Well-trained psychiatrists in public mental health systems are only too aware of the inadequate attention devoted to the psychotherapy of their patients. Often their psychiatric skills are considered too valuable to be "wasted" on providing psychotherapy. Despite evidence that "split treatment" is not necessarily more costly (13,14), the public psychiatrist is forced to concentrate on somatic treatments, hoping that someone else is providing effective psychotherapy.
The promulgation of accepted psychotherapy guidelines in public programs might be expected to have an effect similar to that of psychopharmacology guidelines, enhancing the resources devoted to psychotherapy. It is likely that purely evidence-based psychotherapy practice guidelines for use in the public sector are still some way off. For example, the APA commission on psychotherapy by psychiatrists found that the research literature on the role of psychotherapy in treatment of medical illness was "underdeveloped" for the purposes of guideline development (15).
When we first began our effort at the Los Angeles County Department of Mental Health in 1999, we found few existing general psychotherapy guidelines from which to generate quality standards. Lacking the raw material for purely evidence-based guidelines but in need of a foundation on which to build appropriate psychotherapeutic resources, we set out to construct utilitarian expert- or consensus-based guidelines. Our 18-month project to develop psychotherapy guidelines followed a similar effort the year before in which psychopharmacology guidelines were created. The method consisted of assembling a group of recognized multidisciplinary psychotherapy experts from the local clinical academic community that represented expertise in major forms of psychotherapy. With added clinical leaders from within the department, including the medical directors of its clinical services, the full group numbered about 15 persons.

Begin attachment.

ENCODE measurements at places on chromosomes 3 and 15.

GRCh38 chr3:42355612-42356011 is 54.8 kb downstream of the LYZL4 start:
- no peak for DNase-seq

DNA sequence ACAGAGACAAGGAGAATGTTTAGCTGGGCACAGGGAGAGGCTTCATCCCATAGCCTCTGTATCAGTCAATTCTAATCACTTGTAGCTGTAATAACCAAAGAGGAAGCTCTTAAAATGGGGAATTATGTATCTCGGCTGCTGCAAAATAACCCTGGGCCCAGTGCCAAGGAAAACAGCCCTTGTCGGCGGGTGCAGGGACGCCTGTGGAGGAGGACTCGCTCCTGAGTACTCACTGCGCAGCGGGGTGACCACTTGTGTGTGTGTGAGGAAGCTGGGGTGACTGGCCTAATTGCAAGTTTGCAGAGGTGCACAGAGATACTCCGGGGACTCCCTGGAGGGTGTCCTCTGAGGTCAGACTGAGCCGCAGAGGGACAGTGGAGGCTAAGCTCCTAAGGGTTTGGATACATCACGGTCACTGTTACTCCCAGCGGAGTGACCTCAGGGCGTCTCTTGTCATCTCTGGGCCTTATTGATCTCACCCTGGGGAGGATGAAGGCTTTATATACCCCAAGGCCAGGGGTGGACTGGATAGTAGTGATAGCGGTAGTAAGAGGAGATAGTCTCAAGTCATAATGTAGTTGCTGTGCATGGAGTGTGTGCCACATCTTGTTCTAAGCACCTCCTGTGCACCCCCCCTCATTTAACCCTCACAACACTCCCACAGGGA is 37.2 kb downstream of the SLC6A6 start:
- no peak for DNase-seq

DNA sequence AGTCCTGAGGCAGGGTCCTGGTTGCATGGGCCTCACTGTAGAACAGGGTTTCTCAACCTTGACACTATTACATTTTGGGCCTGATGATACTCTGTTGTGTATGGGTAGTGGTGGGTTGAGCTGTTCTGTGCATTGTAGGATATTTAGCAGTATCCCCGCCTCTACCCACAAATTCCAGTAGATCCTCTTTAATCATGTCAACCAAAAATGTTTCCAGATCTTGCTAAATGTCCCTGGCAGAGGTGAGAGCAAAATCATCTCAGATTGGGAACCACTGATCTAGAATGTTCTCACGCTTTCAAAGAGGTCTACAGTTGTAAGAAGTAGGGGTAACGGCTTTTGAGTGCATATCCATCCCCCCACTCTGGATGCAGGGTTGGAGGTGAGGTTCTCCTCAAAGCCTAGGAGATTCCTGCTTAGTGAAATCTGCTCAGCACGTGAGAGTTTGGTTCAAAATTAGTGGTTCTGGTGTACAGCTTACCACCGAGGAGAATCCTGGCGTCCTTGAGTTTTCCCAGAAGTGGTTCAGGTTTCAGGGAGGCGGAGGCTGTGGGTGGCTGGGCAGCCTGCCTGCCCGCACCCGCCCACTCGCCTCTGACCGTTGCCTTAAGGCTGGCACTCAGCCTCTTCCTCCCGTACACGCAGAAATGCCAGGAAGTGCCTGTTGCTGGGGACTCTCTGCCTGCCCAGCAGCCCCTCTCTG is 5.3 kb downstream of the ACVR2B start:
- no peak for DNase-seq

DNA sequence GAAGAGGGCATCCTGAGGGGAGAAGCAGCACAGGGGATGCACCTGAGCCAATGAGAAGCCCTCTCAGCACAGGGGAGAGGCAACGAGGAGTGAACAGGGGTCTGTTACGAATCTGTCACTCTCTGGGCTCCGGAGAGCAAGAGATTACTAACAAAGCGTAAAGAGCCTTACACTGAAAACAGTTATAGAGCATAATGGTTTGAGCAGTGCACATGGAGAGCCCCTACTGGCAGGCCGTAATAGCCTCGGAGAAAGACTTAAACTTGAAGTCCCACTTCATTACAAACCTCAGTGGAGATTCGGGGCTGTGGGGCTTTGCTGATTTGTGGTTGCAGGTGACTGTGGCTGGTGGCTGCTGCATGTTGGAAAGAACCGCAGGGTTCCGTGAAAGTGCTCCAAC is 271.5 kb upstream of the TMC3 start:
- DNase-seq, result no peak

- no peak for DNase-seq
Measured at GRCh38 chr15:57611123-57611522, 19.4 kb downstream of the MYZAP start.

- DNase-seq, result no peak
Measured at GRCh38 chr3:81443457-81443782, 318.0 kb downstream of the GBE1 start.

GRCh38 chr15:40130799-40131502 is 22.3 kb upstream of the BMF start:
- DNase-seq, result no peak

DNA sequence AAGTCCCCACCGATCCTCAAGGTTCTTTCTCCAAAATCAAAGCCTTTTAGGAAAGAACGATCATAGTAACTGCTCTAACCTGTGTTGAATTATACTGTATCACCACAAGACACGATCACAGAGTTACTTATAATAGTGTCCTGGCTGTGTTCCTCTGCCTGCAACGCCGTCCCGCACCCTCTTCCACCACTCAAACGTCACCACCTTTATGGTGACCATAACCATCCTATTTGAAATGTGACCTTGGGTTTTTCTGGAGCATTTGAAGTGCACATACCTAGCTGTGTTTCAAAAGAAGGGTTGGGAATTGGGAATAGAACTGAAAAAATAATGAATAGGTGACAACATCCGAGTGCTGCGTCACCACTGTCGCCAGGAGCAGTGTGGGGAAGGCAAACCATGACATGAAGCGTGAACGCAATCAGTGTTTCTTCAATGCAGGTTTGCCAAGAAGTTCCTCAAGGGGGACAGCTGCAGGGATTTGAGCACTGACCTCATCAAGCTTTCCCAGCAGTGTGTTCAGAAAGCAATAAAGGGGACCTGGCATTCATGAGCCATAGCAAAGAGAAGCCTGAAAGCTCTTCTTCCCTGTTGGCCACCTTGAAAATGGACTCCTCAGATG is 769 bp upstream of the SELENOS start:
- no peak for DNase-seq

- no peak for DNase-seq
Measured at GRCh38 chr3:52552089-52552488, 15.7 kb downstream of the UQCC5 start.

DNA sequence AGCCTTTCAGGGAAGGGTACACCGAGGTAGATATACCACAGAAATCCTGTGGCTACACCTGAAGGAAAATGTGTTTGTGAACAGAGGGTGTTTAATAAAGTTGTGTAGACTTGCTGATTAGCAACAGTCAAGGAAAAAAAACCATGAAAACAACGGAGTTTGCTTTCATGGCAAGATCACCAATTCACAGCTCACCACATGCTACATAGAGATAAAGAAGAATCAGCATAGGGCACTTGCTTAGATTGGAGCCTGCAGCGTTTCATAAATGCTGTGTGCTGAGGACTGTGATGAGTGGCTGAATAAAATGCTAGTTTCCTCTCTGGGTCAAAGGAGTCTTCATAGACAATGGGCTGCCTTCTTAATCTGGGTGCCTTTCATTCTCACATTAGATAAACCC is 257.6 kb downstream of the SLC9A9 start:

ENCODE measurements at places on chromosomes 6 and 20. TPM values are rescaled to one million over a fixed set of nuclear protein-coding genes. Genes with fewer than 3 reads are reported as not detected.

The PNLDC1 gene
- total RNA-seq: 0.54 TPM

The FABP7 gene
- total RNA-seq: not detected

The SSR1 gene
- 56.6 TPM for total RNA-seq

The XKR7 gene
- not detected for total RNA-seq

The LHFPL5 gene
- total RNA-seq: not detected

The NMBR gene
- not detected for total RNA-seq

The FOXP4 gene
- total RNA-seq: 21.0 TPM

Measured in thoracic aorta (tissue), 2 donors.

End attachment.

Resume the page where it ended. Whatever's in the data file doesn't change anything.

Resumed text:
The focus of the workgroup was entirely pragmatic: the areas on which it concentrated were those issues that had immediate applicability to our system. We first built a universal set of guidelines applicable to the supportive psychotherapy that is necessarily the current mainstay of psychotherapy in public settings. We followed this core set with guidelines associated with specific clusters of techniques: psychodynamic, behavioral, cognitive, interpersonal, and family.
The guideline sets describe the features that are critical for measuring quality. They include therapeutic goals; specific techniques to be available; necessary therapist training; access—that is, frequency and duration; associated support resources—assessments, monitoring, physical space, documentation, and consultation; essential and optional applications; and contraindications.